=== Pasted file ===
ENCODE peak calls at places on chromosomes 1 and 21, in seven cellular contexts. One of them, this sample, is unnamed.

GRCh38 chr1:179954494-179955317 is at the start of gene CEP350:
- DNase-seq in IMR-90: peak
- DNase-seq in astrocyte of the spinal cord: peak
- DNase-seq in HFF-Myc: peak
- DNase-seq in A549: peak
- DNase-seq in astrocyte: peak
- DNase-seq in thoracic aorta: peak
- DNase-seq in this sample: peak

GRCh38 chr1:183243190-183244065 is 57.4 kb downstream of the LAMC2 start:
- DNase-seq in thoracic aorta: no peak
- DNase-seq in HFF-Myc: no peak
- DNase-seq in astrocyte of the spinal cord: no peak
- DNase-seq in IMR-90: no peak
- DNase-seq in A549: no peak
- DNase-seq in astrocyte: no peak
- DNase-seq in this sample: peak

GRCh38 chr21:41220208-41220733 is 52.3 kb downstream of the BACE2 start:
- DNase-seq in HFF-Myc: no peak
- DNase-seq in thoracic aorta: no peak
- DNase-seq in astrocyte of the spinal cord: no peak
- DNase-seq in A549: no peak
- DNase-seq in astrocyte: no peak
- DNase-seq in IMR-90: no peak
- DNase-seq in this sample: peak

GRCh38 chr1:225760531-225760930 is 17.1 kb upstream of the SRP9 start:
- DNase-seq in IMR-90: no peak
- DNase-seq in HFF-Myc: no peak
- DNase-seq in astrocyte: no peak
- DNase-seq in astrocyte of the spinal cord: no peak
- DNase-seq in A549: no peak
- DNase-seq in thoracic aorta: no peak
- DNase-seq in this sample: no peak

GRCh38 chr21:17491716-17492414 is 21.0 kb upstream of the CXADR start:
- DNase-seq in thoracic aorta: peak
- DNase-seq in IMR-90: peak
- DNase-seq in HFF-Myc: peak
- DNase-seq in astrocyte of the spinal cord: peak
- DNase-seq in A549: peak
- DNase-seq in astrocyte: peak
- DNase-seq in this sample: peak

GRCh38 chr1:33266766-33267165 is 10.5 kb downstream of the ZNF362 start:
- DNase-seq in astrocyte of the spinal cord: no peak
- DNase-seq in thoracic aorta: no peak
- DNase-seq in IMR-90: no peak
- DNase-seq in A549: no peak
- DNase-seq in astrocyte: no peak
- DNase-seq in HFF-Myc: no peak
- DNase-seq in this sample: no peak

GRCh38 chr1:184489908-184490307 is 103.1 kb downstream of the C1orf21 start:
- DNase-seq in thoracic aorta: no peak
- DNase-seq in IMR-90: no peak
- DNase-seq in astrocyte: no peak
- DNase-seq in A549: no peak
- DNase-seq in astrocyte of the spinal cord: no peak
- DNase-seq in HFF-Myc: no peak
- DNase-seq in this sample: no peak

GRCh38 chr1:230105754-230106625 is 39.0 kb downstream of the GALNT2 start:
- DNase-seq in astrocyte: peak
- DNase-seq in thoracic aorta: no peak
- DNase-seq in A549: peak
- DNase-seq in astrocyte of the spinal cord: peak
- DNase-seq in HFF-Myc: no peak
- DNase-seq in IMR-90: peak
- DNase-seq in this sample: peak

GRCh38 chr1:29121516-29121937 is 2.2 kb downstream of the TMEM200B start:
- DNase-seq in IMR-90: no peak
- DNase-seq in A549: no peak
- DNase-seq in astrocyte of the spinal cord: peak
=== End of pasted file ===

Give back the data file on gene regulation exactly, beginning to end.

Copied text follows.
ENCODE peak calls at places on chromosomes 1 and 21, in seven cellular contexts. One of them, this sample, is unnamed.

GRCh38 chr1:179954494-179955317 is at the start of gene CEP350:
- DNase-seq in IMR-90: peak
- DNase-seq in astrocyte of the spinal cord: peak
- DNase-seq in HFF-Myc: peak
- DNase-seq in A549: peak
- DNase-seq in astrocyte: peak
- DNase-seq in thoracic aorta: peak
- DNase-seq in this sample: peak

GRCh38 chr1:183243190-183244065 is 57.4 kb downstream of the LAMC2 start:
- DNase-seq in thoracic aorta: no peak
- DNase-seq in HFF-Myc: no peak
- DNase-seq in astrocyte of the spinal cord: no peak
- DNase-seq in IMR-90: no peak
- DNase-seq in A549: no peak
- DNase-seq in astrocyte: no peak
- DNase-seq in this sample: peak

GRCh38 chr21:41220208-41220733 is 52.3 kb downstream of the BACE2 start:
- DNase-seq in HFF-Myc: no peak
- DNase-seq in thoracic aorta: no peak
- DNase-seq in astrocyte of the spinal cord: no peak
- DNase-seq in A549: no peak
- DNase-seq in astrocyte: no peak
- DNase-seq in IMR-90: no peak
- DNase-seq in this sample: peak

GRCh38 chr1:225760531-225760930 is 17.1 kb upstream of the SRP9 start:
- DNase-seq in IMR-90: no peak
- DNase-seq in HFF-Myc: no peak
- DNase-seq in astrocyte: no peak
- DNase-seq in astrocyte of the spinal cord: no peak
- DNase-seq in A549: no peak
- DNase-seq in thoracic aorta: no peak
- DNase-seq in this sample: no peak

GRCh38 chr21:17491716-17492414 is 21.0 kb upstream of the CXADR start:
- DNase-seq in thoracic aorta: peak
- DNase-seq in IMR-90: peak
- DNase-seq in HFF-Myc: peak
- DNase-seq in astrocyte of the spinal cord: peak
- DNase-seq in A549: peak
- DNase-seq in astrocyte: peak
- DNase-seq in this sample: peak

GRCh38 chr1:33266766-33267165 is 10.5 kb downstream of the ZNF362 start:
- DNase-seq in astrocyte of the spinal cord: no peak
- DNase-seq in thoracic aorta: no peak
- DNase-seq in IMR-90: no peak
- DNase-seq in A549: no peak
- DNase-seq in astrocyte: no peak
- DNase-seq in HFF-Myc: no peak
- DNase-seq in this sample: no peak

GRCh38 chr1:184489908-184490307 is 103.1 kb downstream of the C1orf21 start:
- DNase-seq in thoracic aorta: no peak
- DNase-seq in IMR-90: no peak
- DNase-seq in astrocyte: no peak
- DNase-seq in A549: no peak
- DNase-seq in astrocyte of the spinal cord: no peak
- DNase-seq in HFF-Myc: no peak
- DNase-seq in this sample: no peak

GRCh38 chr1:230105754-230106625 is 39.0 kb downstream of the GALNT2 start:
- DNase-seq in astrocyte: peak
- DNase-seq in thoracic aorta: no peak
- DNase-seq in A549: peak
- DNase-seq in astrocyte of the spinal cord: peak
- DNase-seq in HFF-Myc: no peak
- DNase-seq in IMR-90: peak
- DNase-seq in this sample: peak

GRCh38 chr1:29121516-29121937 is 2.2 kb downstream of the TMEM200B start:
- DNase-seq in IMR-90: no peak
- DNase-seq in A549: no peak
- DNase-seq in astrocyte of the spinal cord: peak